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### Analyzing and Improving Statistical Language Models for Speech Recognition

**1994-06-17**

9406027 | cmp-lg

In many current speech recognizers, a statistical language model is used to
indicate how likely it is that a certain word will be spoken next, given the
words recognized so far. How can statistical language models be improved so
that more complex speech recognition tasks can be tackled? Since the knowledge
of the weaknesses of any theory often makes improving the theory easier, the
central idea of this thesis is to analyze the weaknesses of existing
statistical language models in order to subsequently improve them. To that end,
we formally define a weakness of a statistical language model in terms of the
logarithm of the total probability, LTP, a term closely related to the standard
perplexity measure used to evaluate statistical language models. We apply our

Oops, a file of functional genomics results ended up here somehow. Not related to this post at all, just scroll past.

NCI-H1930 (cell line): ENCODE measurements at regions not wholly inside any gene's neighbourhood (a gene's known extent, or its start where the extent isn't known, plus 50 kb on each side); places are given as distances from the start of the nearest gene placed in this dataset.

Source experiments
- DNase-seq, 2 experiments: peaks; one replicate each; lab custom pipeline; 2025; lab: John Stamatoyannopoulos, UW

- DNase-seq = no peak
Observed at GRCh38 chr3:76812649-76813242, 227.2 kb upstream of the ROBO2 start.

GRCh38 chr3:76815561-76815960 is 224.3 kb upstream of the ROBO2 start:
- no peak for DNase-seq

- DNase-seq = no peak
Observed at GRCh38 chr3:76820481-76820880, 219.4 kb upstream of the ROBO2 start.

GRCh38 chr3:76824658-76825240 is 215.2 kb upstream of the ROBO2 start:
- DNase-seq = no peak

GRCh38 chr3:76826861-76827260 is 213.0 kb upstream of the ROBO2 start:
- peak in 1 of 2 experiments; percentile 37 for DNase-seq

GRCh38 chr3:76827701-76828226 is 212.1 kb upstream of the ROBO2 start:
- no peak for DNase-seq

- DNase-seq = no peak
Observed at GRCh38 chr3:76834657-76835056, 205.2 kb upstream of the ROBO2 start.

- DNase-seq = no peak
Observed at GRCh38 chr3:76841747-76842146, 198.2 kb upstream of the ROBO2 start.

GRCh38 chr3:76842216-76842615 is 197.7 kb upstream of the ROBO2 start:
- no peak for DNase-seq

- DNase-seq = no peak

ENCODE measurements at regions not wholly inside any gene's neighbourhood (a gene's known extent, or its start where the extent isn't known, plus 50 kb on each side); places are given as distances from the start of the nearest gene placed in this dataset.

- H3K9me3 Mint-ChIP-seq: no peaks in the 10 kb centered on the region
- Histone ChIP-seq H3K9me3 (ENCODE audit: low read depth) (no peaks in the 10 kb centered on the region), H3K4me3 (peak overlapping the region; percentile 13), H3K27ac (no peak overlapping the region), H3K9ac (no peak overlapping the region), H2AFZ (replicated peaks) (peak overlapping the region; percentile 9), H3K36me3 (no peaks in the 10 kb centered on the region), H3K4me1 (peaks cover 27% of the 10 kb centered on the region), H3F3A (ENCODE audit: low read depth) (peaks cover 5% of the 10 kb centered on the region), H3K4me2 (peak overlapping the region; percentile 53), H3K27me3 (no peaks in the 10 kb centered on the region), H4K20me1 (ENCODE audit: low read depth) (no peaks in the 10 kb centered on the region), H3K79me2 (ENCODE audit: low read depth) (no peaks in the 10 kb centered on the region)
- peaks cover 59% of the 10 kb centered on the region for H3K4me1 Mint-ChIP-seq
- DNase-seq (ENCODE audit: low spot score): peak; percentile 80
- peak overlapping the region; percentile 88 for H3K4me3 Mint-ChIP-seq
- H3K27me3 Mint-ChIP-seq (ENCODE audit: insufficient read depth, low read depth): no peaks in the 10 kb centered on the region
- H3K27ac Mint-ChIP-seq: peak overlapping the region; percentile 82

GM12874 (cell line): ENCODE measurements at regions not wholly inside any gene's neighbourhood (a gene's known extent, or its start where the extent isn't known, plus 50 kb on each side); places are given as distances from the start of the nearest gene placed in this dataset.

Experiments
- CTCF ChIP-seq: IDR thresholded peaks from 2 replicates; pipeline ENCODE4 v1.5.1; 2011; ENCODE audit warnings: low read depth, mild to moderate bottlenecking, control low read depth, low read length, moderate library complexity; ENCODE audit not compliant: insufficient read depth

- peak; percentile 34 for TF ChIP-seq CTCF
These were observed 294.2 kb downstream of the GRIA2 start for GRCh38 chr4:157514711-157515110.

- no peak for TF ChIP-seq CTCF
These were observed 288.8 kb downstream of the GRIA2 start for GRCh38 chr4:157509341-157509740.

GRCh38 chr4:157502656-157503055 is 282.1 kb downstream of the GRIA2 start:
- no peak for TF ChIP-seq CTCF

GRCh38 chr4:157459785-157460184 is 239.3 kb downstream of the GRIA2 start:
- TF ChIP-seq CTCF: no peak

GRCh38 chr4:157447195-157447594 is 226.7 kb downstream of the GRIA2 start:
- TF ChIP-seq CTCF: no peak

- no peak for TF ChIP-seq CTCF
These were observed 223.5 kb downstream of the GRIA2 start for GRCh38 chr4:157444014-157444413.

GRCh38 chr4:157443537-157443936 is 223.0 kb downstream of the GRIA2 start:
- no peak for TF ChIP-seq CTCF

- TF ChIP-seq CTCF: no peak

definition of a weakness to a frequently used statistical language model,
called a bi-pos model. This results, for example, in a new modeling of unknown
words which improves the performance of the model by 14% to 21%. Moreover, one
of the identified weaknesses has prompted the development of our generalized
N-pos language model, which is also outlined in this thesis. It can incorporate
linguistic knowledge even if it extends over many words and this is not
feasible in a traditional N-pos model. This leads to a discussion of
whatknowledge should be added to statistical language models in general and we
give criteria for selecting potentially useful knowledge. These results show
the usefulness of both our definition of a weakness and of performing an
analysis of weaknesses of statistical language models in general.

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